You likely receive feedback from residents on how much they enjoy certain group fitness classes or instructors, or perhaps the NuStep in the fitness center. You hear it in passing comments like, “Don’t get rid of the yoga instructor,” or “We need another NuStep.” Those comments provide great feedback as part of your overall assessment of the fitness program. But beyond those individual preferences, how do you measure the true value of your community fitness program and what it lends to your resident population as well as to your community’s marketing potential?
Cater to the All Potential Participants
Your lifelong exercisers will likely find opportunities that they enjoy no matter how much or how little your community is able to offer. Positive feedback from these select participants doesn’t mean that your program is making the grade for your resident population as a whole. There is likely an untapped audience in your community and creative programming plus personal touches can help draw those less active residents into the fitness center and/or classes. This is definitely an area of strength for us. Our clients quickly see the benefits of a partnership with NIFS when we can show them exactly who is participating in our programming.
Measuring the Effectiveness of Your Fitness Program
So that begs the question: Do you know what percentage of your residents participate in group fitness classes or uses the fitness center from month to month? Which classes are the most popular or which pieces of equipment are most frequently used? Have your residents shared why this is the case? If you can’t answer all or some of these questions, that likely means your community fitness offerings could benefit from a more solid foundation to evaluate participation and resident interests.
Consider these simple steps your community can take to begin measuring the effectiveness of your program:
- Utilization of your fitness center and participation in group fitness classes should be tracked daily and reported on a regular basis. Communities can determine the information they would like to evaluate and implement tracking methods for their fitness staff and residents. We find that residents take to simple sign-in sheets fairly easily and fitness staff and group fitness instructors can provide friendly reminders to residents to sign in. Providing a structured memberhsip process is a good starting point to clearly track who is and is not participating.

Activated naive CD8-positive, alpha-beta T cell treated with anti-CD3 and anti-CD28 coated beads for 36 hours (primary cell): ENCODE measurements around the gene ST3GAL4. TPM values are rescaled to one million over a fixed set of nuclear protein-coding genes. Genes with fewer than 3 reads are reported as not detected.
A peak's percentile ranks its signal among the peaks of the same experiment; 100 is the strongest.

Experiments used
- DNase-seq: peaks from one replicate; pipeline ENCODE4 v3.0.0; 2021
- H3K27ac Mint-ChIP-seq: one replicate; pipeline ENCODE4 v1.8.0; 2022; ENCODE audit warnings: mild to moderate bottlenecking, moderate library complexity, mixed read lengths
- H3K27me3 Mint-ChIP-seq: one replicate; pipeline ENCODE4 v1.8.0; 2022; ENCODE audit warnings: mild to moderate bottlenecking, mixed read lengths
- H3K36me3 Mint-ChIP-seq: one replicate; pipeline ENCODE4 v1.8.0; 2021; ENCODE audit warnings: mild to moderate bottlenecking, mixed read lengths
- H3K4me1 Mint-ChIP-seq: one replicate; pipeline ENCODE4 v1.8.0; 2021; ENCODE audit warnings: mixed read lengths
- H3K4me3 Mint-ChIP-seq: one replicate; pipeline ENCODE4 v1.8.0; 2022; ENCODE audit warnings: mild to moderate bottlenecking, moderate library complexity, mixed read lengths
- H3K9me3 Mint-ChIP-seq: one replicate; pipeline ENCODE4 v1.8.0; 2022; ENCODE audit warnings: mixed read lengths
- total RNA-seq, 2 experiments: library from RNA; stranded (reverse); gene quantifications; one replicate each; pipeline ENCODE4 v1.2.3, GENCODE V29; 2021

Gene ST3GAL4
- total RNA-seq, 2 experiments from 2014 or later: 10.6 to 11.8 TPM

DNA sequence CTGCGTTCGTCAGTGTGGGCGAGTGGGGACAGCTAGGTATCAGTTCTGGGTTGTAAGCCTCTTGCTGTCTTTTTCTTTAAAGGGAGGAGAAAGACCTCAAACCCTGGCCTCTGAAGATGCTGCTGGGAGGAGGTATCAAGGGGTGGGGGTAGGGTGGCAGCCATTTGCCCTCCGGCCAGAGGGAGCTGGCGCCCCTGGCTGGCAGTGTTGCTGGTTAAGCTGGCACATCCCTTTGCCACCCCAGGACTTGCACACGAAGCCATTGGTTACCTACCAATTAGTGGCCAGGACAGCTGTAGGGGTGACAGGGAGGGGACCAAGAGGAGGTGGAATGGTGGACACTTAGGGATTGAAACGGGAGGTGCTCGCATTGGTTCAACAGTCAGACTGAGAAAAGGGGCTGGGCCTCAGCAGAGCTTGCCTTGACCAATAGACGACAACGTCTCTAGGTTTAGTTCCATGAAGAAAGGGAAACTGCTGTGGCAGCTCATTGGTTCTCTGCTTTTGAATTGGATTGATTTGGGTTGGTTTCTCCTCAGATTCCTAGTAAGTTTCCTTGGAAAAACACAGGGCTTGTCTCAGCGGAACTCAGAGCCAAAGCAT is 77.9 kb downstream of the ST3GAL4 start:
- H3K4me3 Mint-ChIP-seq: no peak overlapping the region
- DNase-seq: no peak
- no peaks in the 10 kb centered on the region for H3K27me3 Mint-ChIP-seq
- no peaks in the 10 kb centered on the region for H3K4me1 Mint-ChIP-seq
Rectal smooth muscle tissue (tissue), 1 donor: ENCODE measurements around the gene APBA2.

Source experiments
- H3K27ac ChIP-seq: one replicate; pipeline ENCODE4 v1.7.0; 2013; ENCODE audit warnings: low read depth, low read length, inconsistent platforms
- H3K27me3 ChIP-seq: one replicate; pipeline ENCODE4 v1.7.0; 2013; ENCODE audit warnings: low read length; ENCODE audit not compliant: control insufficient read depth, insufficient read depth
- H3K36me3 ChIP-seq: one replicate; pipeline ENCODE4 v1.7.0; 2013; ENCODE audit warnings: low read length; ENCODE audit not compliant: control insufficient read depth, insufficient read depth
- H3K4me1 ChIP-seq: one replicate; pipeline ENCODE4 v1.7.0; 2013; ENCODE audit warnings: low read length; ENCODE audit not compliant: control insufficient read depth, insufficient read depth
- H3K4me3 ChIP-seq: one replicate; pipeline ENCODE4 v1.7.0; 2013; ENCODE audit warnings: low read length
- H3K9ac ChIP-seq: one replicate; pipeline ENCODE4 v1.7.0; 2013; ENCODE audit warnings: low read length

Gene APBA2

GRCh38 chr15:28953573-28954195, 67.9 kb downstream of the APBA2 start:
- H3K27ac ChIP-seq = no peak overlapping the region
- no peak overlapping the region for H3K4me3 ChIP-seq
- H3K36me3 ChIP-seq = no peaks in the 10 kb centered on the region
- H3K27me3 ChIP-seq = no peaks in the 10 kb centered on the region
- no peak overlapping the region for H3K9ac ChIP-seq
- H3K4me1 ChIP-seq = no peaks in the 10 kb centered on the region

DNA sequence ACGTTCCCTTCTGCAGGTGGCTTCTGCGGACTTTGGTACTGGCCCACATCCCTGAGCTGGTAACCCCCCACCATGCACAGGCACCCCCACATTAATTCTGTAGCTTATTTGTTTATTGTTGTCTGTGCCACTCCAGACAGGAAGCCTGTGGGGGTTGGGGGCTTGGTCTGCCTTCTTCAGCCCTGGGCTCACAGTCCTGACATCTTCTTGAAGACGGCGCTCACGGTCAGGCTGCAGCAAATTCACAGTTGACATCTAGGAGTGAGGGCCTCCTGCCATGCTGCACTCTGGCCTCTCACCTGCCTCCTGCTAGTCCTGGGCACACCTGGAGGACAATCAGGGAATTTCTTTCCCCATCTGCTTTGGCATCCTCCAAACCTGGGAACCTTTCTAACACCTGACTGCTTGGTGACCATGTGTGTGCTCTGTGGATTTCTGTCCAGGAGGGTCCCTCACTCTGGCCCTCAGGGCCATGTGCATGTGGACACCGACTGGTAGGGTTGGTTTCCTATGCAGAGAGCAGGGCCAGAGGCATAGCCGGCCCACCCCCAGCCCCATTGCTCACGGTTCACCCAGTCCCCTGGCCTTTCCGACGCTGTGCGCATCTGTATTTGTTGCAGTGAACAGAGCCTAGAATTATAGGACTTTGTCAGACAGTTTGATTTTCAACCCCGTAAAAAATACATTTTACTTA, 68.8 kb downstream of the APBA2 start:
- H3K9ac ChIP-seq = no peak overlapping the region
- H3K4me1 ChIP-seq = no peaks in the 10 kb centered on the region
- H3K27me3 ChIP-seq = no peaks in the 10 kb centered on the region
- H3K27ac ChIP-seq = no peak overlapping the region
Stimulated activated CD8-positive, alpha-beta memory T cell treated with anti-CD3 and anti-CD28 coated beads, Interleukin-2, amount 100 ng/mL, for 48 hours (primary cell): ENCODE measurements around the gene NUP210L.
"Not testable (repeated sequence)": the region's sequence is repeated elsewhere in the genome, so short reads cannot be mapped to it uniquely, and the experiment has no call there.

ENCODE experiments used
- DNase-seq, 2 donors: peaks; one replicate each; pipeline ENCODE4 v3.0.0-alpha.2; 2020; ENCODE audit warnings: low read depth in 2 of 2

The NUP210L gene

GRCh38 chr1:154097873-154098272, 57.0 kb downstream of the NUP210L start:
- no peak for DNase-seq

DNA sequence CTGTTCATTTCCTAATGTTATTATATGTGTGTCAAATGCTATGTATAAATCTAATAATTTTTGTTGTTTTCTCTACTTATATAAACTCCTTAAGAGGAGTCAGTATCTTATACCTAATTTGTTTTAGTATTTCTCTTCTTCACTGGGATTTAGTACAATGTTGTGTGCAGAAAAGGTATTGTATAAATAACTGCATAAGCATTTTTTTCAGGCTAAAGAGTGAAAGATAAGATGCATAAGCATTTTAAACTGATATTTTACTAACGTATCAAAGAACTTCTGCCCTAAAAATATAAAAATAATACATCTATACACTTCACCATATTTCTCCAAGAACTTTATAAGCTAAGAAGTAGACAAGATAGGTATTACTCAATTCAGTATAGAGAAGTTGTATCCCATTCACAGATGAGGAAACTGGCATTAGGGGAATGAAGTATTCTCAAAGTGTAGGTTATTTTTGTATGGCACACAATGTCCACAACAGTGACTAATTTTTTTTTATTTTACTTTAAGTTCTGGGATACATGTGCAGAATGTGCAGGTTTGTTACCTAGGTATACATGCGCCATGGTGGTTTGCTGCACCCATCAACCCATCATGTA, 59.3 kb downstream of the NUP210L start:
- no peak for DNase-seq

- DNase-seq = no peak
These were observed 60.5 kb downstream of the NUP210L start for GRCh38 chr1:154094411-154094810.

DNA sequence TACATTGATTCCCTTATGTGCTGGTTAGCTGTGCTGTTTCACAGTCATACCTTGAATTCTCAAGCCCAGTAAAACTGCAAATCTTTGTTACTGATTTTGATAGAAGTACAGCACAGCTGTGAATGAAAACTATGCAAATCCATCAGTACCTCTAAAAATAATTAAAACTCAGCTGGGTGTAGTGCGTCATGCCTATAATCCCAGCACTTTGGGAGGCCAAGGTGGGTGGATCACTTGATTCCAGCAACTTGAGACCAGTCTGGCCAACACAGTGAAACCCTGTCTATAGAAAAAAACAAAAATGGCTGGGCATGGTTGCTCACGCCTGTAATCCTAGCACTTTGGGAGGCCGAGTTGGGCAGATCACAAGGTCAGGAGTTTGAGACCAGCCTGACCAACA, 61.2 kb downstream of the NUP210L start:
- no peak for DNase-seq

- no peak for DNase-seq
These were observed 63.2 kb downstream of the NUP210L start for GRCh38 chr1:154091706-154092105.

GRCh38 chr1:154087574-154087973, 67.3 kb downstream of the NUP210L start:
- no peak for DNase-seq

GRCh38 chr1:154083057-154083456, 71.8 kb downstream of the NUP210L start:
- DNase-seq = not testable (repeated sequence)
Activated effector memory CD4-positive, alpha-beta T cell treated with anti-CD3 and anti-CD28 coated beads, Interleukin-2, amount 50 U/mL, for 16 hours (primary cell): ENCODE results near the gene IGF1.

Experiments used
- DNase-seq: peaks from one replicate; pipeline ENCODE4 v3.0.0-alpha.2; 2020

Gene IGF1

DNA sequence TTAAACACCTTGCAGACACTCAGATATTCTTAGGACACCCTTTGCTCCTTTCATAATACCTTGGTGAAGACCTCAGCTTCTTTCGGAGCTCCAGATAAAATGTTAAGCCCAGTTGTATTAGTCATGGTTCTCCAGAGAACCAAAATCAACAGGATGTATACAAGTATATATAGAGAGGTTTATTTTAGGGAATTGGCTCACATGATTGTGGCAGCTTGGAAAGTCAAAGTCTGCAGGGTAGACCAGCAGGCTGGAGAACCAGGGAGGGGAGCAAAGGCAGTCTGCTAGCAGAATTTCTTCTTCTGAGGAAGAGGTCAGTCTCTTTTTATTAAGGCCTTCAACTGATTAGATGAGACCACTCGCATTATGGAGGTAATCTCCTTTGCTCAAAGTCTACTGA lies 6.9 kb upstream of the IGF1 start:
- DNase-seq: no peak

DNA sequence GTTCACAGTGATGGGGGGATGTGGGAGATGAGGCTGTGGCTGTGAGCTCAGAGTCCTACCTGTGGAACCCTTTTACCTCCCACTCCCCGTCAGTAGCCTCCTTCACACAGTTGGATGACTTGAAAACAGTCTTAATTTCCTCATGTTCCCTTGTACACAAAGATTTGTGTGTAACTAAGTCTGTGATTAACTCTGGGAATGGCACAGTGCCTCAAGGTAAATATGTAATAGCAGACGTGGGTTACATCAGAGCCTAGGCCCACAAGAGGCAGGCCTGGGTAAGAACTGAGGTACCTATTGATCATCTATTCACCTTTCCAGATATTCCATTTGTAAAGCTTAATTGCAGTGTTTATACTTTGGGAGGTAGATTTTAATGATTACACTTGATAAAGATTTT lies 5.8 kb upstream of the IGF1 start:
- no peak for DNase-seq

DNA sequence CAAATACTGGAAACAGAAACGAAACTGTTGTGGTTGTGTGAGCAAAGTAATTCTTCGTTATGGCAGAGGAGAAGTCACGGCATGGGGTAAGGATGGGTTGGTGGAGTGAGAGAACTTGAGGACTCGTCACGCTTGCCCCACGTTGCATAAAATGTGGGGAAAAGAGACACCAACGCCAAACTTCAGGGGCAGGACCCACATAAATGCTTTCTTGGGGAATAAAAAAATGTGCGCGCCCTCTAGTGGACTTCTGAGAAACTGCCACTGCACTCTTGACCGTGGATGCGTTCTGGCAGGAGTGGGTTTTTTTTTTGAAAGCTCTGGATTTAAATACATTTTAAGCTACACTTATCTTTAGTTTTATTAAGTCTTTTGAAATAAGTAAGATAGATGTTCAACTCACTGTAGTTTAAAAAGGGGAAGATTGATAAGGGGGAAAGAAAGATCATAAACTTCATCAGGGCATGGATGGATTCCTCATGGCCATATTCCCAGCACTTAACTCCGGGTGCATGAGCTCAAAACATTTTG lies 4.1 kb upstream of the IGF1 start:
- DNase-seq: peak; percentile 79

- Conduct annual surveys to gather direct resident feedback to rate the overall quality of existing classes, instructors, programs, and services. Learn from the resident population as a whole (don’t just send the survey to active participants) about additional programs that they would like to see or ask them to share why they aren’t currently participating. After processing the results, develop an action plan to follow up with individual residents or on general program improvements to continually evolve the program and hopefully engage more participants.
- Your fit and active crowd will likely be the most vocal about the types of equipment they would like to see or group classes they would like to try. However, it is important to regularly evaluate the full scope of programing including balance in class offerings, available equipment, and scheduled programs focused on fitness. Residents of all ability levels should have exercise options in the fitness center as well as group exercise classes for their specific needs. It’s fine for instructors to provide modifications for residents of all ability levels in classes, but it’s important for lower-functioning participants to feel like they have options all their own and that they aren’t simply being condescended to in a group of more able-bodied residents.
Taking these simple steps can help improve resident satisfaction in your community fitness offerings. It will also provide more concrete talking points for your marketing department when speaking with prospective residents. Important program metrics coupled with powerful and personal success stories speak volumes to prospects who are trying to gain an understanding of what their lives can be like if they move into your community.